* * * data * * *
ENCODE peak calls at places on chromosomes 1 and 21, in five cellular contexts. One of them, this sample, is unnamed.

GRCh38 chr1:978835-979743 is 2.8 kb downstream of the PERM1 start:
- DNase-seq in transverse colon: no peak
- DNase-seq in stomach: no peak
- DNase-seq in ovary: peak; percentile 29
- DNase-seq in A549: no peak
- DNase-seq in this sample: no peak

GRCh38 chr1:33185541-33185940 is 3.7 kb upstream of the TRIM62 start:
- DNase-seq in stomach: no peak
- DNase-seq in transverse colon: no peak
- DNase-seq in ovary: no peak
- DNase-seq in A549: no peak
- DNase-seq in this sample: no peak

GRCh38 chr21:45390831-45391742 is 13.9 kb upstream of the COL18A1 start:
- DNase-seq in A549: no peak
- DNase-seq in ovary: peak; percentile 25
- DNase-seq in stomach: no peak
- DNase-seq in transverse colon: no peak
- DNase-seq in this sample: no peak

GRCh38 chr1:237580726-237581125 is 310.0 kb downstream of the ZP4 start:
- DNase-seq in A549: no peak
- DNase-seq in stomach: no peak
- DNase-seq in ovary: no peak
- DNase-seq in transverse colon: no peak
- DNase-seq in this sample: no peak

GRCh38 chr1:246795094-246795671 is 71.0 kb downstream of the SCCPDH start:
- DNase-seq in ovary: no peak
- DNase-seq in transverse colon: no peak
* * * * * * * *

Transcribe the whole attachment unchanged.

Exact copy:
ENCODE peak calls at places on chromosomes 1 and 21, in five cellular contexts. One of them, this sample, is unnamed.

GRCh38 chr1:978835-979743 is 2.8 kb downstream of the PERM1 start:
- DNase-seq in transverse colon: no peak
- DNase-seq in stomach: no peak
- DNase-seq in ovary: peak; percentile 29
- DNase-seq in A549: no peak
- DNase-seq in this sample: no peak

GRCh38 chr1:33185541-33185940 is 3.7 kb upstream of the TRIM62 start:
- DNase-seq in stomach: no peak
- DNase-seq in transverse colon: no peak
- DNase-seq in ovary: no peak
- DNase-seq in A549: no peak
- DNase-seq in this sample: no peak

GRCh38 chr21:45390831-45391742 is 13.9 kb upstream of the COL18A1 start:
- DNase-seq in A549: no peak
- DNase-seq in ovary: peak; percentile 25
- DNase-seq in stomach: no peak
- DNase-seq in transverse colon: no peak
- DNase-seq in this sample: no peak

GRCh38 chr1:237580726-237581125 is 310.0 kb downstream of the ZP4 start:
- DNase-seq in A549: no peak
- DNase-seq in stomach: no peak
- DNase-seq in ovary: no peak
- DNase-seq in transverse colon: no peak
- DNase-seq in this sample: no peak

GRCh38 chr1:246795094-246795671 is 71.0 kb downstream of the SCCPDH start:
- DNase-seq in ovary: no peak
- DNase-seq in transverse colon: no peak